Methane Stripping FAQ

Frequently Asked Questions – FAQ

  • What is the Quantity of Methane Gas Emitted from a typical Landfill Methane Stripping Plant?
  • What are the Concentrations of Methane in the Offgas from a Typical Methane Stripping Plant and will they be explosive?
  • At standard temperature and pressure, about 25mg/l of methane gas can dissolve in water. In a landfill environment, where the atmosphere may typically comprise 60% methane and 40% carbon dioxide by volume, then this figure would reduce to a maximum dissolved methane concentration of about 15mg/l.
  • In practice and in our experience, concentrations of methane dissolved in leachate very rarely exceed this value in actual samples, although they can frequently approach it.
  • If more than 99% of this gas is stripped from the leachate during passage through the plant, then this represents up to about 15 grammes of methane per cubic metre of leachate treated, or up to 18kg of methane gas per day.
  • Since the gramme molecular weight of methane is 16, then 16 grammes of methane will occupy 22.4 litres at STP. So, the 18kg of methane emitted each day will occupy about 25 cubic metres. In annual terms, if operating continuously at maximum rate, with leachate containing maximum concentrations of dissolved methane (obviously an absolute worst case), then the plant will emit about 6.5tonnes, or 9000m3 of methane gas.
  • To put this into context, a landfill might emit about 10m3 of methane gas from every tonne of landfilled waste it contains, in a year. So, 9000m3 of methane represents the gas from 900 tonnes of landfilled waste – a very small proportion of the gas being generated by a typical modern landfill in every year.
  • Whether this is nevertheless considered a significant emission of methane in a year in terms of carbon emissions from the stripped landfill methane gas, must be determined by the landfill site owner/operator in a discussion with the local regulatory authority.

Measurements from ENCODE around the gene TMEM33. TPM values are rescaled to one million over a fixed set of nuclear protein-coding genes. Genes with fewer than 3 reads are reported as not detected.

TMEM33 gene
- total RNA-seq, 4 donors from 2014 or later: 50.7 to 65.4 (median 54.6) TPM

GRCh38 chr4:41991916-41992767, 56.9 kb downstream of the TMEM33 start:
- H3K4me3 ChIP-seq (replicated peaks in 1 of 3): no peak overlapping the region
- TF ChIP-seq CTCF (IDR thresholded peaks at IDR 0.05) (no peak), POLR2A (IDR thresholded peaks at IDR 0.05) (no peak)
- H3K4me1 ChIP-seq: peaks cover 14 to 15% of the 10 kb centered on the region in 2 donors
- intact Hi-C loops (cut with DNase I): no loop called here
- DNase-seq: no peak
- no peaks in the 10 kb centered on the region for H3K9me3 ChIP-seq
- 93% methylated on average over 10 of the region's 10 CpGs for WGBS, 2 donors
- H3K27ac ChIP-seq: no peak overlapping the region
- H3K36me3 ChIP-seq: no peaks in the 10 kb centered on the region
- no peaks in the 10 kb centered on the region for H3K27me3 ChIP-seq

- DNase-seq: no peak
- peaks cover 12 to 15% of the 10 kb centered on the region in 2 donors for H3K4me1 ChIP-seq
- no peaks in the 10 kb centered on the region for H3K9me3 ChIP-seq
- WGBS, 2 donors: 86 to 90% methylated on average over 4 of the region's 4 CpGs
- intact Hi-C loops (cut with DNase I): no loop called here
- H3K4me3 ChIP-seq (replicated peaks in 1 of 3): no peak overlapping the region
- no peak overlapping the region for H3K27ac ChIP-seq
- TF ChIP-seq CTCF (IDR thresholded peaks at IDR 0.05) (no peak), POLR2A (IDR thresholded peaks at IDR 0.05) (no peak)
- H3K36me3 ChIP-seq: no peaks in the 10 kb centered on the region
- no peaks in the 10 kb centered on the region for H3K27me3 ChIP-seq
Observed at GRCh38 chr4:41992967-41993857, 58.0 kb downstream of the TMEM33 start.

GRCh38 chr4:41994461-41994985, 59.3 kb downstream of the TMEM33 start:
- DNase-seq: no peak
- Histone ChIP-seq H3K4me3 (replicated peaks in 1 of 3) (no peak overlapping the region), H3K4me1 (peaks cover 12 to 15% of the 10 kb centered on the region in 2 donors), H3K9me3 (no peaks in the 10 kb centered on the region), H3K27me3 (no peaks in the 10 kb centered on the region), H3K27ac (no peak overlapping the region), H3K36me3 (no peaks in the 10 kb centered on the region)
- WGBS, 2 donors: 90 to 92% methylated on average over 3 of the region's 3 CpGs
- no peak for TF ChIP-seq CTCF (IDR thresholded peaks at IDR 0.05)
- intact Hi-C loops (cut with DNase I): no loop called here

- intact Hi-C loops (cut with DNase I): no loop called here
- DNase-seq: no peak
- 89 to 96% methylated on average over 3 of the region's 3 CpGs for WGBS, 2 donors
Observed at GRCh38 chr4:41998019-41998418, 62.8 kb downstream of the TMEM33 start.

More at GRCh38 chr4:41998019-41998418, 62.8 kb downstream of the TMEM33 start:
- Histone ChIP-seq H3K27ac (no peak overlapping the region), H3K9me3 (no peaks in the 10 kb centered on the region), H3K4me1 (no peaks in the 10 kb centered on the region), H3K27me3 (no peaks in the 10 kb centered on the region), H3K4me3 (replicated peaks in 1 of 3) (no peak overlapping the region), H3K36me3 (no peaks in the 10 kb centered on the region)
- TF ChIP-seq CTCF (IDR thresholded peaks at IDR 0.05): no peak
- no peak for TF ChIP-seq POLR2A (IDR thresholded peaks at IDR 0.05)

• What are the Concentrations of Methane in the Offgas from a Typical Methane Stripping Plant and will they be explosive?
  • On average, the concentration of methane in off-gas in our plants would be 25m3 in 12,000m3 of air, or about 2,080 ppm methane by volume. The lower explosive limit (LEL) for methane in air is about 5 percent by volume, or 50,000 ppm, so the concentration of methane in off-gas is about 4 % of the LEL.
  • This means that there is not enough methane in the offgas from our plants to pose a significant risk of explosion while in normal operation.
  • You Have Just Described the Average Concentrations in the Mixed Off-gas. But Won’t the first tank be a Worst Case, and Won’t the Off-gas from this Tank Pose an Explosion Risk?
  • What are the Effects of Unusual Operational Conditions on the Plant. Is it Possible for Explosive Methane Concentrations to Ever Occur?
  • No. (But don’t assume this will always be the the case for Methane Stripping Plants by different designers.)
  • Two things can affect the above calculation. First, in the initial stripping reactor that receives incoming leachate directly, it is likely that between 60 and 70 percent of all methane will be removed, because of the “half-life” nature of the stripping process.
  • Therefore, in off-gas from this tank, in the worst case calculation being carried out above, up to 15m3 of methane gas will be diluted into the flow of air from the air delivery system, each day. This generally represents a concentration of methane gas in air of about 5,000 ppm by volume, which is still a factor of ten below the LEL.